30 31

AgraFood Europe, June 2001, p7 nd House of Commons Agriculture Select Committee 2 Report 2001 Organic farming 32 Institute of Grocery Distribution – European Grocery Retailing 2001 33 nd Derived from figures in House of Commons Agriculture Select Committee 2 Report 2001 Organic farming. 34 1997 figures from para 16, House of Lords Select Committee on European Union, Organic Farming and th the European Union, 13 Report 1998-99. 35 th House of Lords Select Committee on European Union, Organic Farming and the European Union, 13 Report 1998-99.

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Given the dominance of fruit and vegetables in terms of overall sales of organic food36, the large percentage of imports in that sector plays a major part in setting the average for the whole organic market. This indicates the need for some caution in assessing the trade gap in organics since some fruit and vegetables can only be sourced from abroad, for example, oranges, mangoes or bananas. The chart below shows the share of imports in different sectors of organic food in 1999: Figure 4: imports and domestic production of organic food by commodity group, April 1999 (%)
100 90 80 70 70 60 50 40 30 20 30 10 0 18 30 20 10 60 82 95 100 70 80 90 Imports Domestic 40

Source: Organic Farming, House of Commons Agriculture Select Committee

Some countries have sought to encourage the development of the organic sector by setting targets for the conversion of land. Several “Organic Food and Farming Targets” Private Members Bills have been introduced at Westminster. These would have set targets for converting to organic agriculture in England, but none have been passed to date. In Scotland, Robin Harper MSP has introduced a proposal for a similar Members Bill in the Scottish Parliament, and has recently concluded a consultation exercise on his proposals37. The Scottish position on targets was set out in a written answer in 1999:
S1W-834 - Irene McGugan (North-East Scotland) (SNP) : To ask the Scottish Executive whether it intends to set targets for the production of organic food.

Fruit and Vegetables





Baby Foods

Multi Ingredients


36 37

With sales of £175 million in 1998/99 making up 45% of total organic food sales. Seizing the Organic Opportunity – a Bill for Scotland’s Parliament, Scottish Organic Food and Farming Bill Steering Group, March 2001: http://www.sustainweb.org/scotorg/organic.pdf

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Answered by Ross Finnie: No. While we are keen to encourage the production of 38 organic food, it is for the industry to react to the demands of the market.

The Prime Minister, Tony Blair, has indicated that government support for organic farming is linked to a target:
“Through our plans [for spending under the English Rural Development Plan] we propose doubling the amount we spend on agri-environmental schemes. And our plans envisage 39 a trebling of the area under organic farming”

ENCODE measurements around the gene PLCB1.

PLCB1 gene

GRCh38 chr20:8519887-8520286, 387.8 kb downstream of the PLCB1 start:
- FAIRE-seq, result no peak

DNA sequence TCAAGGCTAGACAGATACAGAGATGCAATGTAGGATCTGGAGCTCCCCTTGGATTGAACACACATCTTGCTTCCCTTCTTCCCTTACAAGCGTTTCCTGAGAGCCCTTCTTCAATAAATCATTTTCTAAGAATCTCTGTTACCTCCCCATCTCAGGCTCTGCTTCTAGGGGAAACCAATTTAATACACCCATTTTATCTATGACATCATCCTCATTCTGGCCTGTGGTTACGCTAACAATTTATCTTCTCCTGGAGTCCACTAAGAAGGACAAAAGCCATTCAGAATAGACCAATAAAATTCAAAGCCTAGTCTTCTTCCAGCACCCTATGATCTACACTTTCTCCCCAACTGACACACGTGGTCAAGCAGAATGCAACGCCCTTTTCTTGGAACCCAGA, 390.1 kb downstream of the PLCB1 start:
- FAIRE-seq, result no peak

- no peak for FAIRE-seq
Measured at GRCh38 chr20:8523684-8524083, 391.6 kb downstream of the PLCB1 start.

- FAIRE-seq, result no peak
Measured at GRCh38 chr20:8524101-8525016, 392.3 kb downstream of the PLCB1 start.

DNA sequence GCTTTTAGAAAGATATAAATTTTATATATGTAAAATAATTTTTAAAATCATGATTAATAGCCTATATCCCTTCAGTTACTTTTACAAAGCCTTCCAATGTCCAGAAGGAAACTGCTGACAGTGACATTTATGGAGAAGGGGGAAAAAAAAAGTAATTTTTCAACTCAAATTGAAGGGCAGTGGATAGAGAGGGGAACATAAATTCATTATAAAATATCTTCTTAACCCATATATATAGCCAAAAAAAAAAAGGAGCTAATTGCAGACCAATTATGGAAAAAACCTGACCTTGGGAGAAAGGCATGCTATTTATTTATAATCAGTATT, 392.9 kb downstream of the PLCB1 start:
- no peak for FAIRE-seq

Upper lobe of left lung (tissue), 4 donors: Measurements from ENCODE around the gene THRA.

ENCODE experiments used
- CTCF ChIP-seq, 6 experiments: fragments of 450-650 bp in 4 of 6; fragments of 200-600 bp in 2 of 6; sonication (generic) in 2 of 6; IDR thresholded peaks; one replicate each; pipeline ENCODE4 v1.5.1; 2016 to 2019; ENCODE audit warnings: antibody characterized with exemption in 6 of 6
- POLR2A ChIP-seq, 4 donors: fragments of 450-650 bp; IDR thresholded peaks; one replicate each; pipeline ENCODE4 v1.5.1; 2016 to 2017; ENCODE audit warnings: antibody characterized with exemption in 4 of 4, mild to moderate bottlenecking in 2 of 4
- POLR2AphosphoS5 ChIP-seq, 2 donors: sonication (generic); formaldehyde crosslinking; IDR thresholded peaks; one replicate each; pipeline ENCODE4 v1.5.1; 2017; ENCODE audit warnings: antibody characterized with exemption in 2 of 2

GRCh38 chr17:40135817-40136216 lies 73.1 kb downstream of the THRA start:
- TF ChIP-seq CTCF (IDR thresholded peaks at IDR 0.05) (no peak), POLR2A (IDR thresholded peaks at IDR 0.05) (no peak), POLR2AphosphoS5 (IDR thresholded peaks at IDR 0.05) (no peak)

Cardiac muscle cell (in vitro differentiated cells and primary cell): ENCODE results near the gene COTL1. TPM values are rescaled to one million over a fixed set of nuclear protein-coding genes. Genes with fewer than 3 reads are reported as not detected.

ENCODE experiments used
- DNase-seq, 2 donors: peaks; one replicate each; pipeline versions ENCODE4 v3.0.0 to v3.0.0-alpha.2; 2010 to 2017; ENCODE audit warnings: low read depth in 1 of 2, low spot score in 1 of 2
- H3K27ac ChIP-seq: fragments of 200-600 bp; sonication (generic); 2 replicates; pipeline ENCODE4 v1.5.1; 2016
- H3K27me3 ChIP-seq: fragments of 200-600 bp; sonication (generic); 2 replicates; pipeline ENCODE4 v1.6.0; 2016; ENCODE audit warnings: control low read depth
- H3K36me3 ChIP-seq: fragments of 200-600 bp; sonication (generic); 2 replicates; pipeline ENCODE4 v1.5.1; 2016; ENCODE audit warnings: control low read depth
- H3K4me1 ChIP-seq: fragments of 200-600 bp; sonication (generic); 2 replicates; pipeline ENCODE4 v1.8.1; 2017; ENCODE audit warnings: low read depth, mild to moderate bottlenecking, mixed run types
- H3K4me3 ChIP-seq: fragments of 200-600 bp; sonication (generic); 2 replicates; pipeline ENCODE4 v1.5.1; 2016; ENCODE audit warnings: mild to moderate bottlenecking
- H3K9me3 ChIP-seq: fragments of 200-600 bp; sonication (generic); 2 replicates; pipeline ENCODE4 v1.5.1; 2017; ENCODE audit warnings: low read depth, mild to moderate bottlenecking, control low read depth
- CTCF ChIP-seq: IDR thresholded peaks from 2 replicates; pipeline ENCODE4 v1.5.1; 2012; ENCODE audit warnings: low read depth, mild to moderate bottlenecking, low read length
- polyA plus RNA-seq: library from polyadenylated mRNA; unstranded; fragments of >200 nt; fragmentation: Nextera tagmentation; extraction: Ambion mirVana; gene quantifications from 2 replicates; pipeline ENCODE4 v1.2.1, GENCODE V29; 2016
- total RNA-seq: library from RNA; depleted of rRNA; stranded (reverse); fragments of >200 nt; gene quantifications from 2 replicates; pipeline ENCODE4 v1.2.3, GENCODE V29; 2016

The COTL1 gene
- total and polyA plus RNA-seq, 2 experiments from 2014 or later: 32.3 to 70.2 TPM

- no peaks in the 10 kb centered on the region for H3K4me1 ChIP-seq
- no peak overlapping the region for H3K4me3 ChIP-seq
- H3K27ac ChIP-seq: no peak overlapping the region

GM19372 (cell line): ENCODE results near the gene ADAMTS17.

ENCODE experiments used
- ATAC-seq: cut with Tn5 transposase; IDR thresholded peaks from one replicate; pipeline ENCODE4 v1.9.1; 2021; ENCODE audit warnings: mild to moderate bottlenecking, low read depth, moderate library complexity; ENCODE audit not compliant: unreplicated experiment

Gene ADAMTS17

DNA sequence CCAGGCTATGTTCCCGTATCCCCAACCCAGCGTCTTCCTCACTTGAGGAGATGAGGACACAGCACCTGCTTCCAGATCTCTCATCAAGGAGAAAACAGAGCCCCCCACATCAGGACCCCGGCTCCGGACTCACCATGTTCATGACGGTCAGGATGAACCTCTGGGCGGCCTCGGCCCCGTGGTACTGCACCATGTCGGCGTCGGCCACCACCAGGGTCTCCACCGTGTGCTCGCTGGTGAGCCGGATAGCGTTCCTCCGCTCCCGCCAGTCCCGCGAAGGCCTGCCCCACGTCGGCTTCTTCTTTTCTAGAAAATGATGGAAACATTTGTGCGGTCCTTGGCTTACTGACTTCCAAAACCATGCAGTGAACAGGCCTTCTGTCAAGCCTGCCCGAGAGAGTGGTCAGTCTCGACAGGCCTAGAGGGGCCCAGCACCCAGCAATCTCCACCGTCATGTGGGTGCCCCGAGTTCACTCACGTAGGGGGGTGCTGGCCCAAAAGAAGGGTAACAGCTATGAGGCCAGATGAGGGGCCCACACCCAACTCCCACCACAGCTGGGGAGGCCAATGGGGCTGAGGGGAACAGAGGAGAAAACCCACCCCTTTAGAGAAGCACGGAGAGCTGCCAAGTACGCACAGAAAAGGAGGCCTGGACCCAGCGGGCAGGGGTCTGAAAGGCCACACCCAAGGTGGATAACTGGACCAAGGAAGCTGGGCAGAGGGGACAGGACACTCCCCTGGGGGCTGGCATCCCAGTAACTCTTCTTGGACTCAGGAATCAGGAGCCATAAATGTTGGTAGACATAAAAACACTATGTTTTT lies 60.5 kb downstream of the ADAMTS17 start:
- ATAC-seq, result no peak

The Rural White Paper for England (published in November 2000) set the target of 430,000 hectares of land converted or converting to organic by 2007. This equates to a target of 4.7% of agricultural land in England to be organic by 200740. The Soil Association, in association with over 100 other organisations, has launched a campaign for the UK Government to adopt a target of 30% of agricultural land and 20% of the food consumed in England and Wales to be organic by 2010. It had the support of a third of the Members of Parliament in April 2000. The House of Commons Agriculture Select Committee also considered the need for setting targets in its report on Organic agriculture. It found that: • • The Prime Minister has said that Government plans envisage a trebling of the area under organic farming in the UK by 2006 (6% of agricultural land). The Organic Food and Farming Targets Bill campaign aims to tie the Government to much more ambitious targets: 30% of agricultural land and 20% of the food consumed will be organic by 2010. It drew on the experience of other European countries which have set targets for the growth of their organic industries, such as Sweden, Austria, Denmark and Finland, although not all of the targets have been met. Supporters argue the need for a longterm Government strategy to "give the confidence to growers, farmers, retailers and investors that the organic sector is set on a course of growth". Not all organic bodies are in favour of setting targets of this kind Witnesses who supported the campaign generally agreed that the purpose of the bill was to raise awareness, rather than to prescribe an exact target. A further purpose of the bill was to persuade the Government to adopt an Action Plan. The Minister for Agriculture accepted the need for an Action Plan in a speech at the Cirencester conference of the Soil Association.

• •


38 39

SP WA 19 August 1999 st Speech by the Prime Minister at the National Farmers Union AGM, 1 February 2000. 40 Para 10.3.12 in http://www.wildlife-countryside.detr.gov.uk/ruralwp/cm4909/13.htm


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• • •

The Soil Association argues that the Government must to agree to a longterm strategy for the development of the organic sector Mr Morley rejected this suggestion for a fixed strategy in favour of flexibility. The committee is not in favour of a dirigiste approach to agriculture in the UK. It suggests that Agriculture must respond to the market-place and farmers need to adopt clear plans that will allow it to do so. This is particularly true of the organic sector. Instead it suggests that the role of government was to analyse the organic supply chain for imbalances and devise policy to remedy them.41


WALES The Agri-Food Strategy commissioned by the Welsh Office in 1998 recognised that Welsh agriculture is particularly well-placed to take advantage of the growing opportunities of the organic food market, and recommended that an Organic Action Plan be drawn up to encourage the development of organic farming in Wales. The Action Plan was produced in March 199942 by DTZ Pieda Consulting and MLC Industry Strategy Consulting acting under the guidance of a Welsh Office working group. The plan has the following mission statement: